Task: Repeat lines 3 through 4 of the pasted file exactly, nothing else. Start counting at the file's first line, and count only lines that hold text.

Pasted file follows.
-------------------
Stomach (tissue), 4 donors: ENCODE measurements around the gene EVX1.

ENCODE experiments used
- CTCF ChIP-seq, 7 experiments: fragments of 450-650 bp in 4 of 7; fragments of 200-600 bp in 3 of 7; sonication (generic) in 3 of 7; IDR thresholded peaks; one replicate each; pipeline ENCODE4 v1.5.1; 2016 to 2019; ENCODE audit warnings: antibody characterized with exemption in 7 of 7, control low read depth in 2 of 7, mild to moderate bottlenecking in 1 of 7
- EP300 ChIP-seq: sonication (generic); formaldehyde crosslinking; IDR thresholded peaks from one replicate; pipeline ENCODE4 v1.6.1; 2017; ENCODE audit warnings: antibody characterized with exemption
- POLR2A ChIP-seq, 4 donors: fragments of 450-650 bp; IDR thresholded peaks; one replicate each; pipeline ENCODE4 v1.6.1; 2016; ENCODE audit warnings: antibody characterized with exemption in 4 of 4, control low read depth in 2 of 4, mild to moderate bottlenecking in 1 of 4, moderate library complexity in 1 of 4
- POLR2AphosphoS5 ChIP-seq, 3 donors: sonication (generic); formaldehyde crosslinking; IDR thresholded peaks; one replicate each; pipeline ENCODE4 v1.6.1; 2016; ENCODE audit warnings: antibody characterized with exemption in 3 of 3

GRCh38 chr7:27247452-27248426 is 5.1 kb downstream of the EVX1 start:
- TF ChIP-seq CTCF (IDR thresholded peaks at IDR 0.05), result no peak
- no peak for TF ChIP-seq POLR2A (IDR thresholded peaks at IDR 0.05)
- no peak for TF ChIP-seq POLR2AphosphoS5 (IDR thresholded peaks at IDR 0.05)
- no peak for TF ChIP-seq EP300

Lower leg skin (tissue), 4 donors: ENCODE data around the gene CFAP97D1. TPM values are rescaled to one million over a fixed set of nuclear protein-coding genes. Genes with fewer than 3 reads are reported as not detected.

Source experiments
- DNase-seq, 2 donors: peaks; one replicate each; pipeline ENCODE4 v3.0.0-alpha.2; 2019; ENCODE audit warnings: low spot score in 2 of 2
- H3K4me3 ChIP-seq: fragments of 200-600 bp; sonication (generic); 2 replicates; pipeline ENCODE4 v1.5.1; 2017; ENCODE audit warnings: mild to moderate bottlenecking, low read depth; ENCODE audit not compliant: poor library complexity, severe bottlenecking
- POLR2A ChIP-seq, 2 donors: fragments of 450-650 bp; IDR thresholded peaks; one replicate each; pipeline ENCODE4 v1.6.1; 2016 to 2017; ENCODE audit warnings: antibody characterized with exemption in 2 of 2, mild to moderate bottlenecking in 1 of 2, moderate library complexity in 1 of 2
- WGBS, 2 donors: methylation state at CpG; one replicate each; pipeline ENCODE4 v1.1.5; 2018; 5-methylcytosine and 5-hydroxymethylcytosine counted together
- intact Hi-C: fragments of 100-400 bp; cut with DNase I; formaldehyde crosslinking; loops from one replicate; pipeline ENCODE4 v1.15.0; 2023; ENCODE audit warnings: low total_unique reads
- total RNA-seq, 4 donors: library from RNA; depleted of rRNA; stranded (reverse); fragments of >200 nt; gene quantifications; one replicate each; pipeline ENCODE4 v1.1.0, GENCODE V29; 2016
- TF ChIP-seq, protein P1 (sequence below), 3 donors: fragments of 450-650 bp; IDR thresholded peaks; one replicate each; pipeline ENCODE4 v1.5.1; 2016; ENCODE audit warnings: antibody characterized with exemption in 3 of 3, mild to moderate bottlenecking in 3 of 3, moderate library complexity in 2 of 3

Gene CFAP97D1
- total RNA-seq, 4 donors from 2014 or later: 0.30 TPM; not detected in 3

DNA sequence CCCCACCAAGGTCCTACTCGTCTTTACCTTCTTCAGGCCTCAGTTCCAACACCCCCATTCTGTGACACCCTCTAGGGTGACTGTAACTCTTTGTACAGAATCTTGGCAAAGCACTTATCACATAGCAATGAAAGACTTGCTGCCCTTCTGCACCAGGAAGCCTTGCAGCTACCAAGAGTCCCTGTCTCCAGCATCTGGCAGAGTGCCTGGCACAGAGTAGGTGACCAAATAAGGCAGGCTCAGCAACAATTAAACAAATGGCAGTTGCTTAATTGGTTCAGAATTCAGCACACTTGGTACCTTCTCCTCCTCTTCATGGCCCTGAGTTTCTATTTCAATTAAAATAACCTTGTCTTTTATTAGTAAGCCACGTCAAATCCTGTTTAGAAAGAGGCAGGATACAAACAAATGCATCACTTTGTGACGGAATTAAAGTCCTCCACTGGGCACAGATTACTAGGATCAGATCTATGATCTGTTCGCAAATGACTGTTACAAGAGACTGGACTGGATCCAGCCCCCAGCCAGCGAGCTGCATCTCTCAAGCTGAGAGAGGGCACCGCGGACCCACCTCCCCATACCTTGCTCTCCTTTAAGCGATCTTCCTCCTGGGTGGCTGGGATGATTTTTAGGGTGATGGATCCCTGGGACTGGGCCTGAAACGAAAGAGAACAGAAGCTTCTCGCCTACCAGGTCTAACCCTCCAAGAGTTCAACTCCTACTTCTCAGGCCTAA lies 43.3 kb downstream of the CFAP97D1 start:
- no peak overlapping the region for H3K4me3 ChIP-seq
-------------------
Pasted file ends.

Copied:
- CTCF ChIP-seq, 7 experiments: fragments of 450-650 bp in 4 of 7; fragments of 200-600 bp in 3 of 7; sonication (generic) in 3 of 7; IDR thresholded peaks; one replicate each; pipeline ENCODE4 v1.5.1; 2016 to 2019; ENCODE audit warnings: antibody characterized with exemption in 7 of 7, control low read depth in 2 of 7, mild to moderate bottlenecking in 1 of 7
- EP300 ChIP-seq: sonication (generic); formaldehyde crosslinking; IDR thresholded peaks from one replicate; pipeline ENCODE4 v1.6.1; 2017; ENCODE audit warnings: antibody characterized with exemption